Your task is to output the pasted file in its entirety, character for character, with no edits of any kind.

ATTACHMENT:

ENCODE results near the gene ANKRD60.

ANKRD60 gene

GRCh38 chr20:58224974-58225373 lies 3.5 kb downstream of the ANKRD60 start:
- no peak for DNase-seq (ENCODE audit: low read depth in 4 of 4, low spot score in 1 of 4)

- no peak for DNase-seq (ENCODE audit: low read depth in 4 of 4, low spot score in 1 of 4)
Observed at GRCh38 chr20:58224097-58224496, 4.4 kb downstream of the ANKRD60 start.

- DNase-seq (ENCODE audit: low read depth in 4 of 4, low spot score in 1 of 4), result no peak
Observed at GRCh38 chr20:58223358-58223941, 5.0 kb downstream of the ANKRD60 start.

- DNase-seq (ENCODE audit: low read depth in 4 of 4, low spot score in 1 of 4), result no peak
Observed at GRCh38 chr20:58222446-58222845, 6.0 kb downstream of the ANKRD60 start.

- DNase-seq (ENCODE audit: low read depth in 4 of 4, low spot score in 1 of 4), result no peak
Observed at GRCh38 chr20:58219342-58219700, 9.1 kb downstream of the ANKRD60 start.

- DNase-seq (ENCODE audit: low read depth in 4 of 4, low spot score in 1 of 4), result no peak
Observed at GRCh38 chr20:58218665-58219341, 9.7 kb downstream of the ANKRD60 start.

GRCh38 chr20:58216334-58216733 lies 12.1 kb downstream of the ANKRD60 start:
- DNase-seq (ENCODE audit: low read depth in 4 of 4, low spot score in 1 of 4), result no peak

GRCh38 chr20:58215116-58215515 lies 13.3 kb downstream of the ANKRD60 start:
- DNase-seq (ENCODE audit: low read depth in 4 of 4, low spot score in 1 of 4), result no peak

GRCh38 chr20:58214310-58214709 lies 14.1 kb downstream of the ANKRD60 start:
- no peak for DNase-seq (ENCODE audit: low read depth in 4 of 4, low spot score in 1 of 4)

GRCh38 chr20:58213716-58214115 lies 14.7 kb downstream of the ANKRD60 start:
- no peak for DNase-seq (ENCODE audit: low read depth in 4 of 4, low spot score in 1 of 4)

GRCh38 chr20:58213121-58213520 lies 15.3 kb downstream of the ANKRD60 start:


ENCODE results near the gene ANKRD60.

ANKRD60 gene

GRCh38 chr20:58224974-58225373 lies 3.5 kb downstream of the ANKRD60 start:
- no peak for DNase-seq (ENCODE audit: low read depth in 4 of 4, low spot score in 1 of 4)

- no peak for DNase-seq (ENCODE audit: low read depth in 4 of 4, low spot score in 1 of 4)
Observed at GRCh38 chr20:58224097-58224496, 4.4 kb downstream of the ANKRD60 start.

- DNase-seq (ENCODE audit: low read depth in 4 of 4, low spot score in 1 of 4), result no peak
Observed at GRCh38 chr20:58223358-58223941, 5.0 kb downstream of the ANKRD60 start.

- DNase-seq (ENCODE audit: low read depth in 4 of 4, low spot score in 1 of 4), result no peak
Observed at GRCh38 chr20:58222446-58222845, 6.0 kb downstream of the ANKRD60 start.

- DNase-seq (ENCODE audit: low read depth in 4 of 4, low spot score in 1 of 4), result no peak
Observed at GRCh38 chr20:58219342-58219700, 9.1 kb downstream of the ANKRD60 start.

- DNase-seq (ENCODE audit: low read depth in 4 of 4, low spot score in 1 of 4), result no peak
Observed at GRCh38 chr20:58218665-58219341, 9.7 kb downstream of the ANKRD60 start.

GRCh38 chr20:58216334-58216733 lies 12.1 kb downstream of the ANKRD60 start:
- DNase-seq (ENCODE audit: low read depth in 4 of 4, low spot score in 1 of 4), result no peak

GRCh38 chr20:58215116-58215515 lies 13.3 kb downstream of the ANKRD60 start:
- DNase-seq (ENCODE audit: low read depth in 4 of 4, low spot score in 1 of 4), result no peak

GRCh38 chr20:58214310-58214709 lies 14.1 kb downstream of the ANKRD60 start:
- no peak for DNase-seq (ENCODE audit: low read depth in 4 of 4, low spot score in 1 of 4)

GRCh38 chr20:58213716-58214115 lies 14.7 kb downstream of the ANKRD60 start:
- no peak for DNase-seq (ENCODE audit: low read depth in 4 of 4, low spot score in 1 of 4)

GRCh38 chr20:58213121-58213520 lies 15.3 kb downstream of the ANKRD60 start: